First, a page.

As class heads in to our third quarter, the materials and skills shift from understanding medical emergencies and associated Nature of Illness (NOI) to traumatic injuries and their associated Mechanism of Injury (MOI).
Trauma is generally considered the gorier part of EMS, and deals with direct bleeding, fractured bones, and other physical injuries to the body that generally result from the application of an outside force on the patient. As such, there are a wide number of practical skills involved in providing interventions to our patients, including proper techniques for bandaging and tourniquet application.
But trauma isn't always obvious. Car accidents, sports injuries, slips and falls can all cause traumatic injuries to bones, muscles and internal organs, often with no visible external injuries. Some of these internal injuries are treated almost exactly the same as internal bleeding caused by medical issues, such as acute abdominal pain due to appendicitis, or altered mental status due to stroke. .
But the effects of the MOI are supposed to guide us to an index of suspicion that there may be more going on with our patients, concerns that may require more care and a deeper assessment for injuries that just simple pain or confusion would appear to warrant.
So we get a bit more touchy-feely with our fellow students, and start learning to look for DCAP-BTLS.
In additional to classroom lectures and practical skill building exercises, EMT students are required to complete 10 hours of practical experience outside the classroom. For most students, this means time in the Emergency Department (ED) of a local hospital.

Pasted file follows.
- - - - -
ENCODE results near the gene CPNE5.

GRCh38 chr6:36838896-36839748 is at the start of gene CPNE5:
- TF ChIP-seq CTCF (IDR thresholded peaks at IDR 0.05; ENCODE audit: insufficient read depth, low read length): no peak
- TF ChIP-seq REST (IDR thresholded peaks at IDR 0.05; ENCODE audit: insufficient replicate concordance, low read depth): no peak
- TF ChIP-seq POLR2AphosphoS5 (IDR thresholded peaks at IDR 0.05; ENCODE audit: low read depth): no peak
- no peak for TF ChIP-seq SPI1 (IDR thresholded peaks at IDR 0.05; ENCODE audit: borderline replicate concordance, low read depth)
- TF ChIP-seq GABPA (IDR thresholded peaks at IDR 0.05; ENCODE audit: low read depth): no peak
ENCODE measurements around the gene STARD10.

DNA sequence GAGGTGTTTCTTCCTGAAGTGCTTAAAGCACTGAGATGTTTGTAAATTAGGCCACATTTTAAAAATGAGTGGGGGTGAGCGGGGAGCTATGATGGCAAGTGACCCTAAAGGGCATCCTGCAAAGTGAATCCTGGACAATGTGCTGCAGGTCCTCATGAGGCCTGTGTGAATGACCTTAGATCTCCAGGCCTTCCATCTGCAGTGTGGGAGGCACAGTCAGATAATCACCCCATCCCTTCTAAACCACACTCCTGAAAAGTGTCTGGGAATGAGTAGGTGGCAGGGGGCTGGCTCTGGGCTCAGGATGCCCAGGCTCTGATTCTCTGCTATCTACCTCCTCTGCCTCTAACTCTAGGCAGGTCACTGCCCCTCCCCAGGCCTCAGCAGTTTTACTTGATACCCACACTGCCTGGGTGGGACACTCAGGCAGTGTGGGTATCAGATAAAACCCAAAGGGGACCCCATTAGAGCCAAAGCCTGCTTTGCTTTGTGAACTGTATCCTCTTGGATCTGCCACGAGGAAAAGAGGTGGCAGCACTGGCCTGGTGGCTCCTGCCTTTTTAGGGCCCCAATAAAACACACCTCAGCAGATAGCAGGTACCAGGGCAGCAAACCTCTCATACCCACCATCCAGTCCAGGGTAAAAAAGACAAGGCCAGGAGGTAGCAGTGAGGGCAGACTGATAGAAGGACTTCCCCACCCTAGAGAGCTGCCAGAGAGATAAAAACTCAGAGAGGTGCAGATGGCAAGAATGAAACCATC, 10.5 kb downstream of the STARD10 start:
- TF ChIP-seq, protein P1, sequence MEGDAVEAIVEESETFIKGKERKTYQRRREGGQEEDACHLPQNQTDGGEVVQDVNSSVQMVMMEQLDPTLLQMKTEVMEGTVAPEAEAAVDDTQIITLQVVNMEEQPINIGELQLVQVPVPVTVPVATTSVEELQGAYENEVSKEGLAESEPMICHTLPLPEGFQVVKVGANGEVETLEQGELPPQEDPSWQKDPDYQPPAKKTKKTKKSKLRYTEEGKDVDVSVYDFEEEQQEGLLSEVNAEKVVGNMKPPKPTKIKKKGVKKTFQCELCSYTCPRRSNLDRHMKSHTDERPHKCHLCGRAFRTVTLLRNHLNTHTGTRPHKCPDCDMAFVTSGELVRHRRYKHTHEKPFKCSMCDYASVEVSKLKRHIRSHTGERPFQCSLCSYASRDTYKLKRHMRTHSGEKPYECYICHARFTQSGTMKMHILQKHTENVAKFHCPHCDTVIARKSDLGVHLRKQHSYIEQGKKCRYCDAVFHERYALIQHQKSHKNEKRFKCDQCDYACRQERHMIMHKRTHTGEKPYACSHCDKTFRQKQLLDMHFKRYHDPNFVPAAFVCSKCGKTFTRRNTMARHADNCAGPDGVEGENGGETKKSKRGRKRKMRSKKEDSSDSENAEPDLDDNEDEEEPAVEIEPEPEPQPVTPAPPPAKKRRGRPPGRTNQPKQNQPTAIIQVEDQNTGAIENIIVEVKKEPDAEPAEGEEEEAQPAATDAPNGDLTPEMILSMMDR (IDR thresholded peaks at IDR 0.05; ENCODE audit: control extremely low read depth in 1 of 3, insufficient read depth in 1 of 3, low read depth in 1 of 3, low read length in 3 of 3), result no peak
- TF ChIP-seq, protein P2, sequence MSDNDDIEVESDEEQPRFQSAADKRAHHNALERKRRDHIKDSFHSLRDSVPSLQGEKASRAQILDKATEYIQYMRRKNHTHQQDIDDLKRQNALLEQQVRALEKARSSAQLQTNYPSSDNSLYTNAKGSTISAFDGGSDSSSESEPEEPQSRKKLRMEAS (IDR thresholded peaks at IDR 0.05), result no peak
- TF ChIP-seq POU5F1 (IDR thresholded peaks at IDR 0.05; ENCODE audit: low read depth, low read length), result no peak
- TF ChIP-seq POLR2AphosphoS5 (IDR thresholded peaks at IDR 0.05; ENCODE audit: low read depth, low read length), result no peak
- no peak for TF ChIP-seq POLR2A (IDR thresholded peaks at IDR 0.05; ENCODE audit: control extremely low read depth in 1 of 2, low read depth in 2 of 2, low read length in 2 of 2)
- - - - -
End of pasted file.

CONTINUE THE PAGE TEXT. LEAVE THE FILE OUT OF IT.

Thanks in part to the fact that my EMT course is being taught through Atlantic Health's training arm, I was lucky enough to swing a shift with our local paramedics from the Mobile Intensive Care Unit or MICU.
Paramedics are an absolutely critical part of the EMS community. While EMTs have basic life support skills that are more than sufficient for many situations, Paramedics bring options for a higher level of care, especially when it comes to pharmacological options such as providing pain and other medications (often intravenously). They also provide advanced airway management options, such as intubation, that EMTs are not qualified to perform directly.
Of course, it's also useful for EMTs to understand these interventions, and be prepared to support Paramedics in their application and use. This is why Advanced Life Saving (ALS) skills are covered as part of the EMT coursework.
But not all calls require Paramedic interventions, and one the key takeaways I got from my time with Kathy and her partner Dave was just how critical the basic EMT assessment skills are in terms of determining when and why Paramedics are truly needed.
After all, if they are responding to a call of questionable need simply because an EMT decided to request Paramedics "just in case", it certainly means that they are unavailable for someone else in a truly life-threatening situation.